(Reuters) – Investors turned bearish on the Thai baht for the first time in two months, highlighting concerns over the pace of recovery in Southeast Asia’s second-largest economy through the COVID-19 pandemic and a domestic political crisis.
Bullish bets on most other emerging Asian currencies were scaled back with the U.S. dollar near two-month highs in recent weeks amid uncertainty leading up to the U.S. Presidential election, while market participants further increased short positions on the Indonesian rupiah IDR=.
Short positions on the baht THB=TH were at their highest since late-April, a fortnightly poll of 12 respondents showed, as the government tries to revive the tourism-reliant economy by approving long-stay visas for foreign tourists, providing tax incentives and cash handouts.
Last month, the Thai central bank left interest rates unchanged and upgraded its gross domestic product outlook, but more than two months of protests demanding amendments to the constitution continue to dent investor sentiment.
Prakash Sakpal, senior economist, Asia at Dutch bank ING, said in a note that rising political risk and anti-government protests underpinned his view that the baht, already down more than 5% in 2020, would continue to underperform its Asian peers this year.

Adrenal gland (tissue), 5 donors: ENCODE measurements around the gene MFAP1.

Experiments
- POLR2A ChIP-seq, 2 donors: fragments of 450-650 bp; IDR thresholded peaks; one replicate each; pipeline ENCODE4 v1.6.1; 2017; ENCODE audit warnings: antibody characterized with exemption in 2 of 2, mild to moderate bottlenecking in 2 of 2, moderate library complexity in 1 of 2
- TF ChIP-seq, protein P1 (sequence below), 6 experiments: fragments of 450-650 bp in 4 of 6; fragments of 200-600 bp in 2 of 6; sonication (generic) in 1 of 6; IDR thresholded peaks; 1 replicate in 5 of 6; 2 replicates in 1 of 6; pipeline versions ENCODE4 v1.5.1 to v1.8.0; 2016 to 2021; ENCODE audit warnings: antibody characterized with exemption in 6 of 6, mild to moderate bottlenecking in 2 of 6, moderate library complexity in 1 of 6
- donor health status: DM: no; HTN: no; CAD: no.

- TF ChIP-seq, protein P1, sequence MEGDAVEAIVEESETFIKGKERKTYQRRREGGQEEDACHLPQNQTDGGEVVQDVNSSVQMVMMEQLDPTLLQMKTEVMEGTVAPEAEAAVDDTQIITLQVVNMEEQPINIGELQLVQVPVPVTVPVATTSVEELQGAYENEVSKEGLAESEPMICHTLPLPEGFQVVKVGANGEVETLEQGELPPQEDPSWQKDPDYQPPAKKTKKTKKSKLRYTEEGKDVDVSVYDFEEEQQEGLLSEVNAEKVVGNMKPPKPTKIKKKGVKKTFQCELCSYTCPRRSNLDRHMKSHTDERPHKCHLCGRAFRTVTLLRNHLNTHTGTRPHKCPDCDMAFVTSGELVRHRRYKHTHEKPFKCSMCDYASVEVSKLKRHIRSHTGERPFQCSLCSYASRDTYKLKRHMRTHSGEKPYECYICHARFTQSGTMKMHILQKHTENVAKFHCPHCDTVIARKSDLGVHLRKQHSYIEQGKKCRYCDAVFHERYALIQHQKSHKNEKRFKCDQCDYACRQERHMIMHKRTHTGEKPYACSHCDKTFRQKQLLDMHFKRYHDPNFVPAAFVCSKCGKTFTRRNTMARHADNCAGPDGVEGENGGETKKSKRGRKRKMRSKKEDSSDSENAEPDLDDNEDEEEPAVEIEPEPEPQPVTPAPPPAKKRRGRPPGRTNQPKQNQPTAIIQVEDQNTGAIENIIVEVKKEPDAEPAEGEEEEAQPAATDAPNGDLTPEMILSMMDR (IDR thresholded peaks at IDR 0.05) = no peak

Long bets on the Chinese yuan CNY=CFXS were trimmed considerably, while those on the Malaysian ringgit MYR=, the Philippine peso PHP= and the Indian rupee INR= fell for the second time in a month.
Investors also doubled down on their bearish positions against the rupiah IDR= amid mounting deaths from the coronavirus in Indonesia and persistent worries over policy mix and growth.
Doubts about the central bank’s autonomy after proposals to expand its mandate at a time when it is already financing huge sums of government debt have kept investors on edge, despite attempts by officials to reiterate Bank Indonesia’s independence.
By contrast, Taiwan’s dollar TWD=TP saw long bets rise to their highest since January. The currency has been among the region’s best performers this year as the tech-focussed economy benefits from increased stay-at-home working.
The Asian currency positioning poll is focused on what analysts and fund managers believe are the current market positions in nine Asian emerging market currencies: the Chinese yuan, South Korean won, Singapore dollar, Indonesian rupiah, Taiwan dollar, Indian rupee, Philippine peso, Malaysian ringgit and the Thai baht.
The poll uses estimates of net long or short positions on a scale of minus 3 to plus 3. A score of plus 3 indicates the market is significantly long U.S. dollars.
The figures include positions held through non-deliverable forwards (NDFs).
Reporting by Shashwat Awasthi in Bengaluru, Editing by Sherry Jacob-Phillips